Rain pounded on the shake shingle roof. I opened my eyes and yawned. Gray, early dawn light filtered grayly through a water streaked window next to the unfamiliar bed. A flash of lightning startled me. An angry growl of thunder answered a few seconds later. For a moment I wondered where I was. Then I remembered.
Yesterday afternoon I’d left my husband and children at home to drive five hours to Ellison Bay, almost to the tip of Door County in Wisconsin. I felt brave for doing something so out of my comfort zone. For the next five days I’d attend a writing class taught by a professional writer.
A loud roar of thunder seemed to enter Lake Michigan, rolled around at the bottom of Green Bay, then rumbled to the surface. I loved the beautiful, deep-in-the-earth sound. The window light now was grey, tinged with green. Day was dawning and vines growing outside my cabin framed the window, reflected their summer hues into the room. Continue reading
I pulled one picture after another from the box and studied them. The old-fashioned clothing fascinated me, looking so stiff and uncomfortable. Finally, I came to the photo I sought. The ancient image showed a beautiful woman wearing an amazingly huge hat. She stood next to a man in a formal photographer studio, posed stiff and unsmiling. I exclaimed to myself, “Just look at that hat. It has to be at least a foot and half tall!”
A few years ago I inherited a large box of old pictures that were taken in the late 1800’s and early 1900’s. Some are of my relatives. Unfortunately, there are many I don’t have a clue who they are. When there were still people around who knew them, their names were never written on the photo’s backside. I love all of these images, even the ones I can’t identify.
Knowing the names of the people in a keepsake photo gives it more value. It also gives the pictured people an immortality that goes beyond just the one or two generations that knew them.
My family history project is slowly moving forward. Recently, a sister-in-law loaned a box of her family’s pictures to me. Just as in my family, many of the older pictures were not labeled.
Three 5 by 7 pictures especially piqued my curiosity. One showed two young couples. One of the women wore white, but had no veil. I showed it to my daughter Tammie and asked, “Do you think the girl in white is a bride?” The second picture showed two young couples. Holding that one up I wondered, “What do you think the special occasion is? Why did they have this picture taken?” The third photo showed a man and woman in a farmyard, surrounded by two black pigs and piglets. I observed, “This family must have been proud of their productive farm.” Continue reading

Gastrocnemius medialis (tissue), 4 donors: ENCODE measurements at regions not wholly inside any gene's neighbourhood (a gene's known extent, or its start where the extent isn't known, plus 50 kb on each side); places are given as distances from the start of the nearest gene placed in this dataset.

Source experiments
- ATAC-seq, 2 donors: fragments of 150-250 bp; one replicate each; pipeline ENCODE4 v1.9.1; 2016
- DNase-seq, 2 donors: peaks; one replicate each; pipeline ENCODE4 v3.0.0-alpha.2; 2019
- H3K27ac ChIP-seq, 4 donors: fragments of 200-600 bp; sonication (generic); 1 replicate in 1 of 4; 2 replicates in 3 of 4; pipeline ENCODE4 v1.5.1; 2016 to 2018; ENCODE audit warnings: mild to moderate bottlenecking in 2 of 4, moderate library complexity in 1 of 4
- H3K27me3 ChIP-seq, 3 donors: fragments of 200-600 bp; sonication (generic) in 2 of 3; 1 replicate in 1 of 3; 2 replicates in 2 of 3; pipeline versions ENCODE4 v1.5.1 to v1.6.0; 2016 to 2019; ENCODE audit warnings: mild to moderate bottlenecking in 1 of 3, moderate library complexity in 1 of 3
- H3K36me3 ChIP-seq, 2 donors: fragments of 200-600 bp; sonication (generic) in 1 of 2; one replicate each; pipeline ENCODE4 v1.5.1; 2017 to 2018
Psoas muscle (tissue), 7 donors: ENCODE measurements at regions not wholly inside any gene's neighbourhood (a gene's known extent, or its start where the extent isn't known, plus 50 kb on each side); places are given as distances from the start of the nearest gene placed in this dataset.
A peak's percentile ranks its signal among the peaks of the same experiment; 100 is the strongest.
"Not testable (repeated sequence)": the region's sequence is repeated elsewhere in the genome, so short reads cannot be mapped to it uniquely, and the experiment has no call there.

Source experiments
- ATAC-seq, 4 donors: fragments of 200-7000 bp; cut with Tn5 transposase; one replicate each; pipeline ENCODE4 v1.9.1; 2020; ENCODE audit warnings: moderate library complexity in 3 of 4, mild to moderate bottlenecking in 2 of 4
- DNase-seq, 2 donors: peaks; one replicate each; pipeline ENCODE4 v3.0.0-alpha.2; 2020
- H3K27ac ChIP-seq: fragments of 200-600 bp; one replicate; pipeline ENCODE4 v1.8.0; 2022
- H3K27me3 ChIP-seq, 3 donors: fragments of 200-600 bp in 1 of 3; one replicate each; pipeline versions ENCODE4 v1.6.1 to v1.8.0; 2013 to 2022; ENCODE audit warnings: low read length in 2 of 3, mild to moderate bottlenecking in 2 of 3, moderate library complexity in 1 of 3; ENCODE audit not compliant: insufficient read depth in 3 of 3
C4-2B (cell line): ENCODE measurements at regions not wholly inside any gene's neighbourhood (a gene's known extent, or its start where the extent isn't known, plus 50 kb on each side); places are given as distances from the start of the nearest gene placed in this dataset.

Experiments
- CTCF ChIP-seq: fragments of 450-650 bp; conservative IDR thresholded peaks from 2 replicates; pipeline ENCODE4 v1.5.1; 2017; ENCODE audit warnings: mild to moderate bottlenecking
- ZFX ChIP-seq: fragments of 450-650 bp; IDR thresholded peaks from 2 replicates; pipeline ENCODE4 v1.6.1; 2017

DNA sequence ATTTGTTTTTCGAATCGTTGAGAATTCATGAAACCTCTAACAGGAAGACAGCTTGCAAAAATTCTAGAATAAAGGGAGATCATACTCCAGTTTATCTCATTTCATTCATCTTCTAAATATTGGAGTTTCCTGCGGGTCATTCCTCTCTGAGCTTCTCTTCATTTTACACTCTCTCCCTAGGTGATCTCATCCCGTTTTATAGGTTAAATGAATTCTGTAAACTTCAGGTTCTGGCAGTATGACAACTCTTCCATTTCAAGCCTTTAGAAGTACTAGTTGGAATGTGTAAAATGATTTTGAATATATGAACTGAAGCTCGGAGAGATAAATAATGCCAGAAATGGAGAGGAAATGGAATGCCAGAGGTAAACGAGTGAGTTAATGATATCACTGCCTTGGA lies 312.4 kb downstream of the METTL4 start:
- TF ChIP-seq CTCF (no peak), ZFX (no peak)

Sister Chantal paced across the front of my seventh-grade classroom listing what assignments she wanted us to complete by the end of the school day. Her pretty young face, framed by her white wimple and black veil, looked thoughtful. Her black habit accentuated her thin body. Only the toes of her small black shoes showed below the hem. “Read the next story in your English book. It’s “The Secret Life of Walter Mitty” by James Thurber. To test your reading comprehension, I will hand out a paper while you are reading. Answer the questions about the story to the best of your abilities.”
I loved reading. Opening my English book, I quickly began mentally absorbing the story. It didn’t take long for me to realize it was about an odd man who couldn’t function properly because he was always daydreaming. His ineptitude made me suffer second-hand embarrassment. I wanted to escape from the uncomfortable situations that resulted from his stupid behavior.
What made me truly hate “The Secret Life of Walter Mitty” was that I saw myself being like him. I daydreamed more than I thought I should. Did I act weird because of my daydreams? I shuddered and fervently hoped I didn’t.
Staring at the floor next to my desk, I pictured Sister Chantal announcing, “Kathy, I already know you have good reading comprehension, so you don’t have to do this assignment. I’ll have you hand out the test papers.”
Sighing, I went back to reading the story. Walter Mitty seemed crazy. Did that make me crazy, too? Continue reading
The meal looked beautiful. My guests were in for a treat. I’d prepared everything I love to eat. A salad with liberal amounts of feta cheese and walnuts would start the meal. Moistly tender chicken breasts wrapped in bacon and smothered in a mixture of mushroom soup and sour cream was next. Our desert to end this delectable meal was cheese cake with a graham cracker crust, covered with a generous scoop of glazed fresh blueberries and whipped cream.
My tummy rumbled. I glanced at the clock. Even though I hadn’t eaten since an early lunch, I wasn’t hungry. My tummy felt as though I’d just finished drinking a gallon of water.
I didn’t know what was wrong with me. Intermittently I’d felt sick for most of the past year. Did I have cancer? My imagination ran wild with other dreaded possibilities.
Frowning, I wondered why some days I felt fine and other days not. Last Friday morning I was very sick. By three in the afternoon I felt much better. Since I hadn’t eaten anything since my breakfast cereal, the rumble in my belly indicated hunger. My daughter was home for the weekend. She suggested, “Since you’re feeling better, what do you say we go out to eat?” Continue reading